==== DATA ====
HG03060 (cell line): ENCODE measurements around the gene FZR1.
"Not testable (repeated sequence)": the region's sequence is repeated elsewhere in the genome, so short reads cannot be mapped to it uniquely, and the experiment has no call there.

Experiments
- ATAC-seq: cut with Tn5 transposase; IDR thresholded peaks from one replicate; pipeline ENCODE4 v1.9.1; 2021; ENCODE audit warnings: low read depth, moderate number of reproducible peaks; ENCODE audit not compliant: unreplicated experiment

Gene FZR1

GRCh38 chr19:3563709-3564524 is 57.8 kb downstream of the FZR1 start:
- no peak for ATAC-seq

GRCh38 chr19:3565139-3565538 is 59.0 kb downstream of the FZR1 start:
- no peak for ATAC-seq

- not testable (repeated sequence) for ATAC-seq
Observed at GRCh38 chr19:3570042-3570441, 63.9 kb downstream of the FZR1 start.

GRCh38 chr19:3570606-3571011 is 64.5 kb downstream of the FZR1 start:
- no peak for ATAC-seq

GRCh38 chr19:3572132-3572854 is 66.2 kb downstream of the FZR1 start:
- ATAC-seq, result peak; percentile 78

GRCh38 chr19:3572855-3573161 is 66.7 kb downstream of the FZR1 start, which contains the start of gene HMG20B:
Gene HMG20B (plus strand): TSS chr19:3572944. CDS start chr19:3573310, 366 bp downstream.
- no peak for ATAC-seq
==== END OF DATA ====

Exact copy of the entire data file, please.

HG03060 (cell line): ENCODE measurements around the gene FZR1.
"Not testable (repeated sequence)": the region's sequence is repeated elsewhere in the genome, so short reads cannot be mapped to it uniquely, and the experiment has no call there.

Experiments
- ATAC-seq: cut with Tn5 transposase; IDR thresholded peaks from one replicate; pipeline ENCODE4 v1.9.1; 2021; ENCODE audit warnings: low read depth, moderate number of reproducible peaks; ENCODE audit not compliant: unreplicated experiment

Gene FZR1

GRCh38 chr19:3563709-3564524 is 57.8 kb downstream of the FZR1 start:
- no peak for ATAC-seq

GRCh38 chr19:3565139-3565538 is 59.0 kb downstream of the FZR1 start:
- no peak for ATAC-seq

- not testable (repeated sequence) for ATAC-seq
Observed at GRCh38 chr19:3570042-3570441, 63.9 kb downstream of the FZR1 start.

GRCh38 chr19:3570606-3571011 is 64.5 kb downstream of the FZR1 start:
- no peak for ATAC-seq

GRCh38 chr19:3572132-3572854 is 66.2 kb downstream of the FZR1 start:
- ATAC-seq, result peak; percentile 78

GRCh38 chr19:3572855-3573161 is 66.7 kb downstream of the FZR1 start, which contains the start of gene HMG20B:
Gene HMG20B (plus strand): TSS chr19:3572944. CDS start chr19:3573310, 366 bp downstream.
- no peak for ATAC-seq